Keep the Pressure Up: A View from Paris
Colin Powell's presentation to the UN Security Council provided information about Baghdad's lack of co-operation with inspectors and its apparently deliberate attempts to hide forbidden material. And, even though Secretary Powell himself had warned he would not be showing a "smoking gun", the details he presented did strengthen pre-existing suspicions over Saddam Hussein's unwillingness to comply with his international obligations, in particular under UN Security Council resolution 1441.
However, while illustrating one of the most important conclusions of the Blix report, namely that although Iraq has offered good access to weapons inspectors, it has not come to a "genuine acceptance" that it needs to disarm, Powell's remarks did not provide anything new for those seeking a definitive answer to the basic and fundamental question: should inspectors be given more time to accomplish their work (as they are themselves asking for) or should the UN Security Council decide that time has run out and opt for the military option?
After sending a somewhat confusing message about the similarity between French and German positions, Paris clarified its stance and repeated its initial argument that war should be considered only as a last possible solution. Therefore, all peaceful means should be exhausted before the UN Security Council comes to the point where it may have to decide to use force. How long will we have to wait before we decide that Iraq is not complying? Until the inspectors themselves consider that no additional progress can be made. At this point in time, this is not currently the case. Indeed, the second most important aspect of the inspectors' report is that they have asked for additional time and means to accomplish their mission. It took several years for UNSCOM to halt Iraq's nuclear program and destroy most of its biological, chemical and ballistic weapons. How can it possibly be expected that UNMOVIC could achieve significant results in only two months' time? Actually, Powell's presentation could led one to argue in favor of enhanced inspections based on U.S. intelligence, something chief inspectors Hans Blix and Mohammed El Baradei have long been asking for.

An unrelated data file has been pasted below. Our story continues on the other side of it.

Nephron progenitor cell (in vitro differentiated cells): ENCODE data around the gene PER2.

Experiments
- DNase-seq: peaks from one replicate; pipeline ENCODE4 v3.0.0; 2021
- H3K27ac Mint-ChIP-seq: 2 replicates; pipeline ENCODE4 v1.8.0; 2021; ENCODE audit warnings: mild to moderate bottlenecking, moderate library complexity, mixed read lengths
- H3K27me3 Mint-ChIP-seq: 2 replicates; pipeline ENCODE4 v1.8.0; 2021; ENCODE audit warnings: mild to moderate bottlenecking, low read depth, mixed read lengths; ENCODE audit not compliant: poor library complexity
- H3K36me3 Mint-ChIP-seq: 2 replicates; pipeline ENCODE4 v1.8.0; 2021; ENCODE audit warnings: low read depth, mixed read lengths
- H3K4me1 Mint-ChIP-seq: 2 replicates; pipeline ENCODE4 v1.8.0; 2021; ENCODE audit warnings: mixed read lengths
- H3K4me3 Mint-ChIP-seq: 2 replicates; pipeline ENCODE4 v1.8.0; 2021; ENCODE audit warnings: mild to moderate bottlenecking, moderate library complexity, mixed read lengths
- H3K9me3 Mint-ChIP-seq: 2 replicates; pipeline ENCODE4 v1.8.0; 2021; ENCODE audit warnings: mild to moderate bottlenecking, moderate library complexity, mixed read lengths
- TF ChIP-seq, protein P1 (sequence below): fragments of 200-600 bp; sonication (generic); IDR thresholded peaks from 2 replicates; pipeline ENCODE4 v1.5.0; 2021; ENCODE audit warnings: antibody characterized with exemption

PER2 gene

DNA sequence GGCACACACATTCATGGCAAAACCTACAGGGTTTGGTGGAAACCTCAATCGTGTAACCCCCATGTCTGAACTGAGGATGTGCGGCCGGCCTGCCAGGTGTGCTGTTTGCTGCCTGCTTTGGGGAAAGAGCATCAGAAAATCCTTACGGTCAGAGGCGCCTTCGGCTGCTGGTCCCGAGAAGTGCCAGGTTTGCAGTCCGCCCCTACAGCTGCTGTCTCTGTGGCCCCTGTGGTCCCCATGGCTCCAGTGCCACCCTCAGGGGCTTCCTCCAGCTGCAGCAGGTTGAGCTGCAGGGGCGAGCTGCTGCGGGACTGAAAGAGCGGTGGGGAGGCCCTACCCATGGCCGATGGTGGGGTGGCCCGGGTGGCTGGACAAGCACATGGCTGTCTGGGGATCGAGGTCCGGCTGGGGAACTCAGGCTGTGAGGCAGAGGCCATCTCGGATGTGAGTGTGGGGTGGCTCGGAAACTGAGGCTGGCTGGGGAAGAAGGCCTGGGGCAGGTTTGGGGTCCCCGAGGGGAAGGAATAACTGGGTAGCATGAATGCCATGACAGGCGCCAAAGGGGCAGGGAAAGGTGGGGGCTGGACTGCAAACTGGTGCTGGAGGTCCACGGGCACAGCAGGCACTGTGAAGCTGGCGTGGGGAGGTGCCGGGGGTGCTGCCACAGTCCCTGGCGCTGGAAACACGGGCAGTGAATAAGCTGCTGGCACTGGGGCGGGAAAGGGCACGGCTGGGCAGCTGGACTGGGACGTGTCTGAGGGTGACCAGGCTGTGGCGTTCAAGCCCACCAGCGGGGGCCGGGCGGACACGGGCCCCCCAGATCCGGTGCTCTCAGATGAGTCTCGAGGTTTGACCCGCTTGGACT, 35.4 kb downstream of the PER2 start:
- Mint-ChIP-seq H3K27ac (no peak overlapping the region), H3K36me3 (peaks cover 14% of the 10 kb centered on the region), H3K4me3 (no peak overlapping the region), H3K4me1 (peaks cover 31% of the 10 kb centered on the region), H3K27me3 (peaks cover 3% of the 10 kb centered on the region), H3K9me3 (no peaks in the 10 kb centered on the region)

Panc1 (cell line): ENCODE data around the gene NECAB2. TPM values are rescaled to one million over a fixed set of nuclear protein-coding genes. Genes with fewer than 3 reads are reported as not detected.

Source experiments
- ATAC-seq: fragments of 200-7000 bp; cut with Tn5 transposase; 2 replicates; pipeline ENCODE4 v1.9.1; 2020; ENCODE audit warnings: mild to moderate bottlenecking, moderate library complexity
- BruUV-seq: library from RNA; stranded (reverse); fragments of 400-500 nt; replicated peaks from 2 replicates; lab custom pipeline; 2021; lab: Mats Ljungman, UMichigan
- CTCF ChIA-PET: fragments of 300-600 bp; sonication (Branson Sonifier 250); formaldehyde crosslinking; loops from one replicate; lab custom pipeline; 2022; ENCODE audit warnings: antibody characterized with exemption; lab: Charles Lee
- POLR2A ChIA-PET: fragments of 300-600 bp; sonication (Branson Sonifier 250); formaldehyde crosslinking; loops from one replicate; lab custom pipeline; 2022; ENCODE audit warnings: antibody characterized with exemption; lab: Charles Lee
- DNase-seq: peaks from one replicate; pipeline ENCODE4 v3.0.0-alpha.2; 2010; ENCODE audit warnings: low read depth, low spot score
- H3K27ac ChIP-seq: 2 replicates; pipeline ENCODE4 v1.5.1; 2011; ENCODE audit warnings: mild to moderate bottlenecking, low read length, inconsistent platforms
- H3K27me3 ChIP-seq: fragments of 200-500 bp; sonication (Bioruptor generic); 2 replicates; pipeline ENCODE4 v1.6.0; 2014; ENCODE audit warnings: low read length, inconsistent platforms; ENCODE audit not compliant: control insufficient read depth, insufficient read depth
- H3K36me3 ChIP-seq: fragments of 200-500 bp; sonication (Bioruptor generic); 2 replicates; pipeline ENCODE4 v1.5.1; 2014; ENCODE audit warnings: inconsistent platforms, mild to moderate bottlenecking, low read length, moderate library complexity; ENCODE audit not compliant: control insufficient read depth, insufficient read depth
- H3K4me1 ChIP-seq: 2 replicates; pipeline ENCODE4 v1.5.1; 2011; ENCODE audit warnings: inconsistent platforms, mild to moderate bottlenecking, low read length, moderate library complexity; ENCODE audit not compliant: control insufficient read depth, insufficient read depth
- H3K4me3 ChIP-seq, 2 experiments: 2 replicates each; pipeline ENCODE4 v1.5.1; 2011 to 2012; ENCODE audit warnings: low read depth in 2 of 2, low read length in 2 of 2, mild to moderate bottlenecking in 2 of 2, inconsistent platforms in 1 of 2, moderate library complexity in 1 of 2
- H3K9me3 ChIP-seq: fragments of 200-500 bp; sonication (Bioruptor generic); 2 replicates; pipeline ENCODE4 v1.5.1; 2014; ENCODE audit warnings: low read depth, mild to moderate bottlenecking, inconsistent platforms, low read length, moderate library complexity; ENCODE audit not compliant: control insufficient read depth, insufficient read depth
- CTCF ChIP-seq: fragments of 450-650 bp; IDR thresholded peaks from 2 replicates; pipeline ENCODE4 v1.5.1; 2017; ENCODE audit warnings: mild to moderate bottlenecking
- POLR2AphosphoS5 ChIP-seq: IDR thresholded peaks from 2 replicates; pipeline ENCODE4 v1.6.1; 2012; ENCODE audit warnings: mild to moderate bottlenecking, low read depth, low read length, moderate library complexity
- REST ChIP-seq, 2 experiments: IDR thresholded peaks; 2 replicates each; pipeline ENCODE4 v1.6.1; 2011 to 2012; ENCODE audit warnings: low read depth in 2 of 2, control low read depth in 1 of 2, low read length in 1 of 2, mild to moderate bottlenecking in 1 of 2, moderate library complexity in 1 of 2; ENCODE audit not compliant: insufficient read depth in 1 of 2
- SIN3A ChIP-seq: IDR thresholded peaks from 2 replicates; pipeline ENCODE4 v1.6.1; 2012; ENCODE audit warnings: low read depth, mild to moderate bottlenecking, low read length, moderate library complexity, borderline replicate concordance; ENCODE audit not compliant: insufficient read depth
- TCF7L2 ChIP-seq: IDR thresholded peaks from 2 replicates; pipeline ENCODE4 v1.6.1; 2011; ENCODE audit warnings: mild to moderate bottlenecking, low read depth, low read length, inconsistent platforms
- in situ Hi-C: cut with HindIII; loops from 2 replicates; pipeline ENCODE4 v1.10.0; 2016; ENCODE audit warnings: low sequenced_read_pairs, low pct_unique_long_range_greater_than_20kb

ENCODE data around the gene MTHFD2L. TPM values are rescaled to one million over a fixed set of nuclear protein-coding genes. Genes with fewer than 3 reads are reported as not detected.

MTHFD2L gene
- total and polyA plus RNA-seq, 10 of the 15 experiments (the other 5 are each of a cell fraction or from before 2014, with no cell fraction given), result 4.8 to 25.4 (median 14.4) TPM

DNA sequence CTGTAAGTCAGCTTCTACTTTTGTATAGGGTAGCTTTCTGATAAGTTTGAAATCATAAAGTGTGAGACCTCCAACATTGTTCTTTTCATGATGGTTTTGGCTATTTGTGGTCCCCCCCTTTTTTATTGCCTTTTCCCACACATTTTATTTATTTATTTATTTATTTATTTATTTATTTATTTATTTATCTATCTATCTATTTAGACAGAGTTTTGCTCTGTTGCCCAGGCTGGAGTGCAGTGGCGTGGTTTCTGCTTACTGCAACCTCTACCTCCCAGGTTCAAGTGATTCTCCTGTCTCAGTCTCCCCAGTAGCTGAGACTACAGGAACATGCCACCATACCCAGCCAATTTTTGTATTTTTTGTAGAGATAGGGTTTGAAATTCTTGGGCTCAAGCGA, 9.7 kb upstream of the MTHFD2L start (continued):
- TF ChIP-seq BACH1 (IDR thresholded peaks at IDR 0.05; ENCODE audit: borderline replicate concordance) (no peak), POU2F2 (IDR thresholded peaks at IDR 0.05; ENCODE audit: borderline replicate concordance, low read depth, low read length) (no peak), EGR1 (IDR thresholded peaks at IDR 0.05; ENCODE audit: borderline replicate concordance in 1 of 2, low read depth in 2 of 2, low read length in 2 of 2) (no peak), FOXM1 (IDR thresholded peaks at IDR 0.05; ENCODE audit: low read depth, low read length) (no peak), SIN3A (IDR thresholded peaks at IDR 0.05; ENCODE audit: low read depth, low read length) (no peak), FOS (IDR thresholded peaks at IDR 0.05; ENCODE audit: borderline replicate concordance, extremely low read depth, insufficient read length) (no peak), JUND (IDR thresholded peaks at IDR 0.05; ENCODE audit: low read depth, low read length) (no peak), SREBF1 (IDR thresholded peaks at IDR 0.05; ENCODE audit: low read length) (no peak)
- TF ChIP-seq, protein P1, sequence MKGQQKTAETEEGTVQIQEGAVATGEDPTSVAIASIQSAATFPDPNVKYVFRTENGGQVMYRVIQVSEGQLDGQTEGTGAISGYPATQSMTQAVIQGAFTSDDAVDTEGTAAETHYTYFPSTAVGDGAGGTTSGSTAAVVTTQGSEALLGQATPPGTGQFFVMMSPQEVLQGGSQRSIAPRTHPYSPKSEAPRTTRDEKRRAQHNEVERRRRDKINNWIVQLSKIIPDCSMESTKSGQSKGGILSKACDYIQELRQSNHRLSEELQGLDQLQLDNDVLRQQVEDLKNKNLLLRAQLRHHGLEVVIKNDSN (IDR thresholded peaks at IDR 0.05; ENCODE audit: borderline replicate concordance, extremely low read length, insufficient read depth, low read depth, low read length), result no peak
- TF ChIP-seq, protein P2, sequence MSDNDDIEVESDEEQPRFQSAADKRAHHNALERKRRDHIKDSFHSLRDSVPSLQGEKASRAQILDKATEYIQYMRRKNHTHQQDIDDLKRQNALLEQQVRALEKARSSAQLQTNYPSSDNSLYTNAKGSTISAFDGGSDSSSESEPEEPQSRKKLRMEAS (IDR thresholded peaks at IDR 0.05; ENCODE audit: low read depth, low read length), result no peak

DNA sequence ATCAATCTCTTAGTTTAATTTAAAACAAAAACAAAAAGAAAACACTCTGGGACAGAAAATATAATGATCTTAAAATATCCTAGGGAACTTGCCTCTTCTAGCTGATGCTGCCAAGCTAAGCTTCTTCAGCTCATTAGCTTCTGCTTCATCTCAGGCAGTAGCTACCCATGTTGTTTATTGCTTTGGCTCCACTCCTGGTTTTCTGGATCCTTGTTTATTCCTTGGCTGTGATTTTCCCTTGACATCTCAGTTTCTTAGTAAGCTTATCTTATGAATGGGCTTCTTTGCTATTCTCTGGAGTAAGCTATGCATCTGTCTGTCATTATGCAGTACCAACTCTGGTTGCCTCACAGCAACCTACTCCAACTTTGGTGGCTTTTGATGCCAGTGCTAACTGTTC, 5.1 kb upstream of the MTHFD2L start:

This is the current situation. Inspections are not satisfactory because of Baghdad's lack of active co-operation. On the other hand, the military option remains problematic; it is fraught with major uncertainties about its outcome and its potential destabilizing effect on the country and the whole region, to the extent that no one can guarantee that a military intervention will, in the long run, enhance rather than weaken our security. But between the current situation of a contained Iraq with the possible strengthening of inspections and the unpredictable outcome of a war, there is no doubt that the former option is preferable. A point will come when inspectors get so close to finding hidden weapons that Saddam Hussein's only alternatives will either be to disarm completely or face a war. Confronted by increasingly intrusive inspections in 1998, Saddam Hussein had decided to block their access to various presidential sites. At that time, Hussein had rightly guessed that allies would not deploy ground troops to topple his regime. The current situation is fundamentally different: the combination of an immediate military threat and of constant diplomatic pressures exerts such pressure on Saddam Hussein that he is gradually being forced into co-operation: first by accepting inspectors back, then by accepting air surveillance of Iraqi territory and interviews with Iraqi experts. This pressure should be maintained as long as it produces positive results.
Jacques Beltran is a research fellow in the strategic studies program at the Institut Français des Relations Internationales (IFRI) (http://www.ifri.org).